Beeswax Candles by Honey-Mountain

pure beeswax

It is quite enjoyable making up a batch of different candles knowing people will enjpoy them greatlyI commend pure beeswax candles as an important ingredient in the rather expensive business of beekeeping. I sell mine in local gift shops and mail order. Nowadays I make them in my workshop at home (no longer on the “Honey Mountain” but I will keep the label) generally in the winter after honey has been dealt with or to order. It is quite easy to set up the wax kettles and pourers and make a batch of moulded candles. Once the last one is done, the first one may have set hard enough to remove from the mould. Rolled candles just need the sheets, a hair dryer to warm them, other than in the summer, a flat surface, good lighting and a batch of precut wicks. In both cases, it is easy to get a good working rhythm quite quickly, though I find frequent short breaks helpful.

As my candle sales use more wax than I can make, I supplement my own extracted wax by buying in from first class sources. I render my own old comb in frequent batches as I cannot leave brood comb longer than a couple of weeks after taking it from a hive. Otherwise, wax moth will not only reproduce and get into local hives, but also eat my saved wax! Cappings comb is always better as it is freshly made and pristine, whereas brood comb will have propolis in it, have been discoloured by the bees and needs extra filtering. On occasion, I have made bear candles with pale brown wax and customers have requested them in preference to the golden or ivory colour of the best wax.

selling from a workshop

If you have the option and can diversify beyond honey sales, then selling from a workshop is attractive to visitors, given the delightful smell of hot wax and the fascination people have of seeing a craftsperson working. When I kept the bees at a local Gardens, I found that the combination of a workshop which people could visit with the candles I made in the workshop, an excellent combination. People could see me at work or see the setup, together with pictures of various stages of the work, and be stimulated to purchase them. In any case, they were very much appreciated as being of high quality. As I charged by weight, this made the heavy ones expensive and the light ones highly intensive in labour. Perhaps a different pricing structure would work, costing by time and materials etc. in the normal way. Nevertheless, there was something for all visitors, expensive for the more affluent and tokens for the children.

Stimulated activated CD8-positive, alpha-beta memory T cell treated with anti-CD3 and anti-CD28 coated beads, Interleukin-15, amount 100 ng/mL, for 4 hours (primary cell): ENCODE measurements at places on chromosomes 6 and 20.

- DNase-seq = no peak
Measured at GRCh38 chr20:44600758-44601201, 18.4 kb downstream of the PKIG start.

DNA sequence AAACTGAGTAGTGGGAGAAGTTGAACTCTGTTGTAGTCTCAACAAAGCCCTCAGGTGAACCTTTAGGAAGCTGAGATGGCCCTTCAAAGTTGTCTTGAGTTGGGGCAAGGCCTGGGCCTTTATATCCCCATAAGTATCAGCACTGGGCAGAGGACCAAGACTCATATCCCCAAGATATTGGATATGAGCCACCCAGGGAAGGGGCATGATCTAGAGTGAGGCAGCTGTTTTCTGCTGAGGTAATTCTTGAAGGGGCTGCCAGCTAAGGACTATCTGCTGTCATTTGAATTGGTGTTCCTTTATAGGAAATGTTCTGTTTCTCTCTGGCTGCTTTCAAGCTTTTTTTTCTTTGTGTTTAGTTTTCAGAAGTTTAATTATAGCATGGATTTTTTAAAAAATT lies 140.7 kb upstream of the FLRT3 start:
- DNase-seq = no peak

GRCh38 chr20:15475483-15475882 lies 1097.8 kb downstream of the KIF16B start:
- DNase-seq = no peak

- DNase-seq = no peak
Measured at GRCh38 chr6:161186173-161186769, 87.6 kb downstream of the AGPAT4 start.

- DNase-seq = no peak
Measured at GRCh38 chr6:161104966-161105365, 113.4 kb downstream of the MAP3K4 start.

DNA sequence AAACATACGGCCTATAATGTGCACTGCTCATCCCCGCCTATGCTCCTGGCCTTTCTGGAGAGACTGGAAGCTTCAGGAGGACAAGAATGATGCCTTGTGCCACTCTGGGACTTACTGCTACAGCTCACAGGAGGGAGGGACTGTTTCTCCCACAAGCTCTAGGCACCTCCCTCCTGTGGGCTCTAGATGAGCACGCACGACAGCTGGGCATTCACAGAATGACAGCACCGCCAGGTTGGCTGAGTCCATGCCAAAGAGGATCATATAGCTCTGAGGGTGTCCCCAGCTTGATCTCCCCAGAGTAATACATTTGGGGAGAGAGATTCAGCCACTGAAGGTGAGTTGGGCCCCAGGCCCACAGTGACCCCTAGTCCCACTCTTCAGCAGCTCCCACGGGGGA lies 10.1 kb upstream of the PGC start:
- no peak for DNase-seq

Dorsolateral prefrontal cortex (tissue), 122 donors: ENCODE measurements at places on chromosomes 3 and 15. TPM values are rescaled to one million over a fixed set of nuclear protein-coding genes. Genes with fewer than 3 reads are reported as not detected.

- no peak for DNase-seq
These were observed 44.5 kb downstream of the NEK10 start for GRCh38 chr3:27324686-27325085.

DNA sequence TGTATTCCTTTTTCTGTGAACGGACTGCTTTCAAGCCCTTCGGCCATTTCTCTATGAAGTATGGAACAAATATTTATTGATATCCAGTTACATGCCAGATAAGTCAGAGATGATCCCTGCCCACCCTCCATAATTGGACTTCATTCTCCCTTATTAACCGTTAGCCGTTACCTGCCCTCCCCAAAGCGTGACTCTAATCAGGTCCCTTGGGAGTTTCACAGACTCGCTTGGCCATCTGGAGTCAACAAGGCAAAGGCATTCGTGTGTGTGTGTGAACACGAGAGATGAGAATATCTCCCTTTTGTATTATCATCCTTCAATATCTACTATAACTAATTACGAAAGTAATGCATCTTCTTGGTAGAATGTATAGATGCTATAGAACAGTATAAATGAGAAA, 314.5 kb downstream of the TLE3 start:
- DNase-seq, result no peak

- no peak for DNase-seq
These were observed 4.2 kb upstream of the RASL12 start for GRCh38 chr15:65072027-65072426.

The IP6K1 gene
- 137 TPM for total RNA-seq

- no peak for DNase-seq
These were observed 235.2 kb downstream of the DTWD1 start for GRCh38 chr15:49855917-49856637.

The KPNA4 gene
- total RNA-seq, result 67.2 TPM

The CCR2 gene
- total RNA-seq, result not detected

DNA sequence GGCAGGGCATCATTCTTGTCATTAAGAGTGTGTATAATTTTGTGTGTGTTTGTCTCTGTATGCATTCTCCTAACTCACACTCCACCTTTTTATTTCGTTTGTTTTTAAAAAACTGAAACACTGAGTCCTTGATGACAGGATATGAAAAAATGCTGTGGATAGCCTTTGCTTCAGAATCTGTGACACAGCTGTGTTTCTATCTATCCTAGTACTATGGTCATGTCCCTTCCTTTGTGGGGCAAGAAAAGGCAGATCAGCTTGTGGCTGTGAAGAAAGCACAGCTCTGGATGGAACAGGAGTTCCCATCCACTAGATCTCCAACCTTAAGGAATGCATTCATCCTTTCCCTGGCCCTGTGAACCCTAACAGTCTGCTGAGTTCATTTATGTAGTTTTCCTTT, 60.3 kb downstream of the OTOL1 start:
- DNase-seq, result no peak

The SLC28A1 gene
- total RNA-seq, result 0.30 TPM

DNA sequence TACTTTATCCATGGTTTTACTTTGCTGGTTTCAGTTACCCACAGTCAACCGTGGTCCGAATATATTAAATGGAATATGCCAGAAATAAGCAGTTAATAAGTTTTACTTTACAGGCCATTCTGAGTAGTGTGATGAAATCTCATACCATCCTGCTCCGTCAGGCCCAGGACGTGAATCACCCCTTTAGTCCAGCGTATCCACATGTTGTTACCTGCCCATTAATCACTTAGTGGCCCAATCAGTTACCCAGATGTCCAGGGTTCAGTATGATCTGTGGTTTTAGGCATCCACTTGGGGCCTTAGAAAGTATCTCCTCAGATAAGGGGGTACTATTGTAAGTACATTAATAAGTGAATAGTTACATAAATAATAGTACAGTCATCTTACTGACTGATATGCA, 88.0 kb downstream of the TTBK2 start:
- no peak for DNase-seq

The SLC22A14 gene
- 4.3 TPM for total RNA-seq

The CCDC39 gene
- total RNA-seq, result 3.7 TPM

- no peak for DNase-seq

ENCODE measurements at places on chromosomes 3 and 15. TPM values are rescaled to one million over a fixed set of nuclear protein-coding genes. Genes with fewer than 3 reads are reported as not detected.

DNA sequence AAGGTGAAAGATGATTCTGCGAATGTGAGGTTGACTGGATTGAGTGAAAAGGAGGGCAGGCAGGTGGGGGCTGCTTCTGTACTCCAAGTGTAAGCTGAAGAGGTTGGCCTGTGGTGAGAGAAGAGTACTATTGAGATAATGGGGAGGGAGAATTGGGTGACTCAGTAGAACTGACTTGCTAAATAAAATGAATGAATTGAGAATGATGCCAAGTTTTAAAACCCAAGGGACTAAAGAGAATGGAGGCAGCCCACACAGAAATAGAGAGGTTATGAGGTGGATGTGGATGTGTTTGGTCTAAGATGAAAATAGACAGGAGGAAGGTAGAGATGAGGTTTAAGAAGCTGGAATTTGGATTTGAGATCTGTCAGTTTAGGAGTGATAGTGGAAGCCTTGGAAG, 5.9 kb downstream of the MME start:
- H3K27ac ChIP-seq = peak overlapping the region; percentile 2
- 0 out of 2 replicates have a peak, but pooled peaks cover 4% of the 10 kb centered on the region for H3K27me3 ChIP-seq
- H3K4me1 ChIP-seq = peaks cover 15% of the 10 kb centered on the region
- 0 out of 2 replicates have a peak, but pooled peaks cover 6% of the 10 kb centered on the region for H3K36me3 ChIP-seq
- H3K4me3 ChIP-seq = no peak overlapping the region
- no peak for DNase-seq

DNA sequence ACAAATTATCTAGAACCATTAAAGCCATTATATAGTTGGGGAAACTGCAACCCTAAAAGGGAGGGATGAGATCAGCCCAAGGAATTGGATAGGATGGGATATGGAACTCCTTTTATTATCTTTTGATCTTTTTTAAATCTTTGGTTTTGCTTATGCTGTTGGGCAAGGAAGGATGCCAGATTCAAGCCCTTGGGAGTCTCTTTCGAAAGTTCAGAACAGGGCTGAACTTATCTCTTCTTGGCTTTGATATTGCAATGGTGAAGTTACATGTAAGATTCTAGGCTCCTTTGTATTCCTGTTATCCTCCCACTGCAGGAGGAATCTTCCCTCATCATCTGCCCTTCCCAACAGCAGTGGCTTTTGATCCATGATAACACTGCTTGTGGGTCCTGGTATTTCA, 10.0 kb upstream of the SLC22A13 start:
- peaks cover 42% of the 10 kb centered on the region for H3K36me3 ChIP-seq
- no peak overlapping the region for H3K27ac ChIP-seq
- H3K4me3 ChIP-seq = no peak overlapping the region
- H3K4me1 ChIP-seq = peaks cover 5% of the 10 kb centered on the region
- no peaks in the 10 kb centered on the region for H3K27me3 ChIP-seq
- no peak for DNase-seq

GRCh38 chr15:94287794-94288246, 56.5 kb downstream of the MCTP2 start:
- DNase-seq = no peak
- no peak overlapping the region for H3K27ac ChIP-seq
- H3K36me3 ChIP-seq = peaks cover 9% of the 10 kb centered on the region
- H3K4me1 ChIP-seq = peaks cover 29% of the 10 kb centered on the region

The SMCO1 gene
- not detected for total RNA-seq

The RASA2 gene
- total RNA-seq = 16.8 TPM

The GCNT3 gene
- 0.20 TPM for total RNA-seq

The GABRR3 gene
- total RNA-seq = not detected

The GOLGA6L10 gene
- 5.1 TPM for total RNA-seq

methods

I have found using silicone rubber moulds the easiest of the moulds to use, though the quality of the finish is entirely dependent on the quality of the mould. It is possible to make your own moulds based on your own originals, so long as you have, or can acquire, copyright on the model.

a steady hand is needed to roll foundation neatly Rolled candles are straightforward to do, but the larger the sheet and the more layers you have increases the precision required to roll them true. Children love to make them and either a full sheet of shallow thin foundation or a half or quarter sheet are suitable sizes.

I have sold few dipped candles, which have awaited making a simple dipping station to make several pairs simultaneously. All my candles have won first and other high level prizes at the local honey shows (Royal Cornwall Agricultural Show, Cornwall BKA and West Cornwall BKA).

Kits are straightforward to make up for a customer, ideally to their specification, though there are simple standard kits available with a sheet to guide making candles from them. Most commercial kits are from cut down foundation (half size or less) with precut wick – coloured foundation can be an attraction to customers, though I have always preferred pure beeswax as the natural product.

purchasing our candles

To purchase our candles please go to purebeeswaxcandles.co.uk where our full range can be found for both retail and wholesale purchase.

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